Partial page search engine indexing

Is there some code that can be used to hide part of a web page from indexing. (i.e. to hide flash content that has layers which seems to cause problems with google's indexing)
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lallen30Asked:
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Graceful_PenguinCommented:
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andrewbleakleyCommented:
No there isn't.

You can either hide the whole page or none of it - you can not hide part of a page.

Google has no issue with flash files, and has recently announced plans to index the text with in them

Use robots.txt and <META NAME="ROBOTS" CONTENT="NOINDEX"> robots.txt alone will not stop Google indexing the page, it wills till crawl and display a link to the pages in the search results.
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Tony McCreathTechnical SEO ConsultantCommented:
You could move the bit you want hidden into a sperate file and include it via an iframe. Use the meta tag above to ensure the contents of the iframe are ignored.
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AndyBeardCommented:
Google doesn't crawl pages blocked with robots.txt which means that you can't combine it with meta noindex as Google won't see the noindex.

The best solution currently is to render the flash with external javascript such as using Jquery, and to block the javascript using robot.txt
That will work for all major engines

If you only care about Google, you might try their robots.txt noindex directive, thogh I believe this is still a little unofficial, or serving all flash content with X-Robots noindex in the header.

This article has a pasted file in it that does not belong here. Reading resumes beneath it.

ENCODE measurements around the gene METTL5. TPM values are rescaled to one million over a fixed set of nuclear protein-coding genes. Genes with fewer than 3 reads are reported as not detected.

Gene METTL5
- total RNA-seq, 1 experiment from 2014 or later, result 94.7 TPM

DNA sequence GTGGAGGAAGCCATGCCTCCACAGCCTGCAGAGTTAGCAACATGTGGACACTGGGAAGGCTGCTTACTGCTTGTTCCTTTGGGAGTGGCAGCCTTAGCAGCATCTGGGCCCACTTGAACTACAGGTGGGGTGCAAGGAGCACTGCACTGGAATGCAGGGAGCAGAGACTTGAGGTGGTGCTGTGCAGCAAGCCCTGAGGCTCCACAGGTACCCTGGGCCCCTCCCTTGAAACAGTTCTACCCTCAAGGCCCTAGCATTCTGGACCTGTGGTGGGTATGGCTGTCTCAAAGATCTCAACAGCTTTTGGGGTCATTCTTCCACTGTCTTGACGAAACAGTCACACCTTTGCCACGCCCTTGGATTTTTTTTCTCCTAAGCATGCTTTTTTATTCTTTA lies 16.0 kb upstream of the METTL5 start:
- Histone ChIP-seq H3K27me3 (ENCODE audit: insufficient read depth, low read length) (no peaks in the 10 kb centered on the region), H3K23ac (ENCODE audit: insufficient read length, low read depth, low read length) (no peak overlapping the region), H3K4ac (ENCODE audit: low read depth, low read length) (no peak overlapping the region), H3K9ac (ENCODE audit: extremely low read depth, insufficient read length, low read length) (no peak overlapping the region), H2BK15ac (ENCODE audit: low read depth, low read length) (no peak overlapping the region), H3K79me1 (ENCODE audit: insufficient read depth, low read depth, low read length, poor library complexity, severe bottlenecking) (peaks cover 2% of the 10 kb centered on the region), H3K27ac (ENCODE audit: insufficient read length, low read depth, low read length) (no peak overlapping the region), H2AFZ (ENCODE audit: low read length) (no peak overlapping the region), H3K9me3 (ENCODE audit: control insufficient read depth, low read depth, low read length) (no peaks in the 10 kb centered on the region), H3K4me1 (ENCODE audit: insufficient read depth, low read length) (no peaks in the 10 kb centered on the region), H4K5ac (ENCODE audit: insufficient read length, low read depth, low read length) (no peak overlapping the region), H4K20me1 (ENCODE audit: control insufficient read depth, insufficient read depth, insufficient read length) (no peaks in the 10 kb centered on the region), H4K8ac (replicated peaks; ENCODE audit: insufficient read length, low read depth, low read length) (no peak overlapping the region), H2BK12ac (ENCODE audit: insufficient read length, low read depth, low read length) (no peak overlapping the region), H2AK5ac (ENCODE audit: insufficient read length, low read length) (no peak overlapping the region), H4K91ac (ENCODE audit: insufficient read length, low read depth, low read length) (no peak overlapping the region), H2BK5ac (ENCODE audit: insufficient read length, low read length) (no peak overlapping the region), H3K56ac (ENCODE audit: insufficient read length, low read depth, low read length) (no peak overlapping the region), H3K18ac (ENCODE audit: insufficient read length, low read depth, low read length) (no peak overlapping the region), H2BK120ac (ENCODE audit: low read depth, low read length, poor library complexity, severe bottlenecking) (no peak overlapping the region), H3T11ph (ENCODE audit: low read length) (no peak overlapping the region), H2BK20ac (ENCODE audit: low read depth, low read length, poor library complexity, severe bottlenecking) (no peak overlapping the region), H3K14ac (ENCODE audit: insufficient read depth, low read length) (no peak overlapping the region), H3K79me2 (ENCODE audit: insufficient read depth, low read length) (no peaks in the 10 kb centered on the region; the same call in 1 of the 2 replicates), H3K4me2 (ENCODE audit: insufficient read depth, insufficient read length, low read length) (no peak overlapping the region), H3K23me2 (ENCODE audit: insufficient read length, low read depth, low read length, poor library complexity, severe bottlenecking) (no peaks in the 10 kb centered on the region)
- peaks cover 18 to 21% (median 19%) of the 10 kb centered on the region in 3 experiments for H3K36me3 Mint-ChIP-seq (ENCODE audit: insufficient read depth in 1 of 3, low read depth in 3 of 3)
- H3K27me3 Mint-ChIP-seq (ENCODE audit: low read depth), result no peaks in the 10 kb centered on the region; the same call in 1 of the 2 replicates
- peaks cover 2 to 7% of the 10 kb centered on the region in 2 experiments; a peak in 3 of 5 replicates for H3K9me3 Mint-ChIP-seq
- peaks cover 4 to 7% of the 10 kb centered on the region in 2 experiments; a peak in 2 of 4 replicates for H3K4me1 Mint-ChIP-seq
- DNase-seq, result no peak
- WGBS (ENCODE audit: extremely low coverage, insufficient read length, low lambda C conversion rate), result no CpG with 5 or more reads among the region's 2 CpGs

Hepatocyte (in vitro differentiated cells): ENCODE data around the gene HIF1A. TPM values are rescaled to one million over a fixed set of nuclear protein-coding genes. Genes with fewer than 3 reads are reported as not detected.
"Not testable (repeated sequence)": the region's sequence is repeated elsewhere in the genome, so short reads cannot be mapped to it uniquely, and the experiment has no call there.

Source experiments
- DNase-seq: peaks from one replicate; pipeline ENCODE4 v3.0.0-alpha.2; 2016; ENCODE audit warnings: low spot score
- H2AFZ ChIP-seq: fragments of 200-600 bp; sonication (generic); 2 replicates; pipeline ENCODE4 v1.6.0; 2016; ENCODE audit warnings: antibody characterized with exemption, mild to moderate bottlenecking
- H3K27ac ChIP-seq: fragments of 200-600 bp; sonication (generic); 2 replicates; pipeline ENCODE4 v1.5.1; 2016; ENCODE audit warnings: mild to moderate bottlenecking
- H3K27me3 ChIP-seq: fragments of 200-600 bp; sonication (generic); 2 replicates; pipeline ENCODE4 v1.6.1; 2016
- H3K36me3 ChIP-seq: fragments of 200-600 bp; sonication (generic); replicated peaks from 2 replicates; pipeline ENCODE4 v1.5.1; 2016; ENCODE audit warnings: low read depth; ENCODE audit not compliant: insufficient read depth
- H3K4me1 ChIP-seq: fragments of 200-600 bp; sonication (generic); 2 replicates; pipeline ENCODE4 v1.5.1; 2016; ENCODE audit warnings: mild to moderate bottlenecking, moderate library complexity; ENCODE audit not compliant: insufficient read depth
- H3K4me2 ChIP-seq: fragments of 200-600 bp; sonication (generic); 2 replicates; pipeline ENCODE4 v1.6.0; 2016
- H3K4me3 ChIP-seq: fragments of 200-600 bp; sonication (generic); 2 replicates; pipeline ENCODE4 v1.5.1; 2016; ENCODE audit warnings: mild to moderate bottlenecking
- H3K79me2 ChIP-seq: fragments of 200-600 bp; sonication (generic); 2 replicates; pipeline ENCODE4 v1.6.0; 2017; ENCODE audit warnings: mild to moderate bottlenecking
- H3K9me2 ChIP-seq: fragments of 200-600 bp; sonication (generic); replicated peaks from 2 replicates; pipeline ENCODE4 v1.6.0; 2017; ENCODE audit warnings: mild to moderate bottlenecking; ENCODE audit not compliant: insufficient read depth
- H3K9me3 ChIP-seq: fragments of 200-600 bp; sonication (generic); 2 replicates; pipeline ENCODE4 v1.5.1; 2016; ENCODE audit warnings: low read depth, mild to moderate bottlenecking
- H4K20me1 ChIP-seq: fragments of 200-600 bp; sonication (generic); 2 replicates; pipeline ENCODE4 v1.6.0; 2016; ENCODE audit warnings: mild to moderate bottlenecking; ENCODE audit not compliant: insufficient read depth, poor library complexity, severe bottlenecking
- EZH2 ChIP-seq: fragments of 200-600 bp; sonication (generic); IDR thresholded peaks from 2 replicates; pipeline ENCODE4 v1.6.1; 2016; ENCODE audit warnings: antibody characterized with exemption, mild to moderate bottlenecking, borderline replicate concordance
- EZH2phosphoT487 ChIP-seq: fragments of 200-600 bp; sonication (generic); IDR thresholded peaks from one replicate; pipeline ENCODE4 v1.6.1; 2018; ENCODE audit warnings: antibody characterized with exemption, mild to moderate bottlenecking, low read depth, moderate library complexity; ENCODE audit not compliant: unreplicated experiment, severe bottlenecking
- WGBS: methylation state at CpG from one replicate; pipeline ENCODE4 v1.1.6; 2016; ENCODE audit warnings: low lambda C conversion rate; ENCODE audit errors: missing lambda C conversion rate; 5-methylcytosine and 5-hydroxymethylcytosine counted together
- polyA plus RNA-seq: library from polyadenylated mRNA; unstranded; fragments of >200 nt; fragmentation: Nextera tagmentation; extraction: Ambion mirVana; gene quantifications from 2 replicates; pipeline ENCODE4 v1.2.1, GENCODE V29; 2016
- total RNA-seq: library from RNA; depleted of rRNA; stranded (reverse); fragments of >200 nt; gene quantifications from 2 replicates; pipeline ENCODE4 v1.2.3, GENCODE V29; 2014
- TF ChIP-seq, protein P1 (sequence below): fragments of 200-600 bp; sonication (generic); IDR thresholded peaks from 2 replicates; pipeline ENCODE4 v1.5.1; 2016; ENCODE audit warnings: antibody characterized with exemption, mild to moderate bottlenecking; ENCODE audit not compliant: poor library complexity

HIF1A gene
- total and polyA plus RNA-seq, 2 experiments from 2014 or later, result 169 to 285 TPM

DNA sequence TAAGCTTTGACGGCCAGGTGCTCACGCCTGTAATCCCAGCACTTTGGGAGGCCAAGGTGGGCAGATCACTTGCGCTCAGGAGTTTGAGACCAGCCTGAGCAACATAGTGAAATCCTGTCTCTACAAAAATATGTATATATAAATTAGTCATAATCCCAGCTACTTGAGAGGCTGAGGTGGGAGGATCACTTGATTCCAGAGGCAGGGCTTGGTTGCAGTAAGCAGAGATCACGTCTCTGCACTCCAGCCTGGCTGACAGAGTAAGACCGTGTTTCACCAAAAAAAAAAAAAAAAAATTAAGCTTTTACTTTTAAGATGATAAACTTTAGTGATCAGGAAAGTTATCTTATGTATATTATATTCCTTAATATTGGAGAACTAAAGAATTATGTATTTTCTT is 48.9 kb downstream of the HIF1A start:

Noindex: /
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andrewbleakleyCommented:
From Google help documents http://www.google.com/support/webmasters/bin/answer.py?hl=en&answer=156449

"While Google won't crawl or index the content of pages blocked by robots.txt, we may still index the URLs if we find them on other pages on the web"

If you only use the robots.txt and do not also include the rpbots meta tag with content=noindex you could still see your supposedly blocked URL's in Google search results - there will be no description or cache but the URL's will be indexed.

For a thorough run down of the difference between blocking and crawling see Matt Cutts video http://www.mattcutts.com/blog/robots-txt-remove-url/ 
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AndyBeardCommented:
Google has to crawl a page to see any meta or x-robots instructions - the documents you refer to say Google doesn't crawl, so your suggestion to use meta robots in combination with robots.txt is in error.

Any use of robots.txt to block content is still creating a dangling node/page that accumulates PageRank and can show in results

This article predates the supposed changes with the handling on nofollow links, we don't know what is happening with the "reset vector" but the same is true with pages blocked by robots.txt - the juice goes into some kind of reset vector, possibly being handled in the same way.

http://andybeard.eu/1121/seo-linking-gotchas-even-the-pros-make.html

As Sebastian stated in the comments of your referred post

http://www.mattcutts.com/blog/robots-txt-remove-url/#comment-400703

hence the safe way to keep stuff out of search engine indexes is:

robots.txt: Allow: /path or Disallow:

Per URI in /path: “noindex” meta elements / x-robots-tags
You have to let the search engines in to read the page in order to then tell them not to index, use a technique such as noindex  in robots.txt which is only an unofficial Google option, or use a technique such as I suggested with javascript.

The best of those options with flash is in my opinion the javascript route, as long as any navigation elements are also present with text links.
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andrewbleakleyCommented:
Definitely award for Andy's last comment
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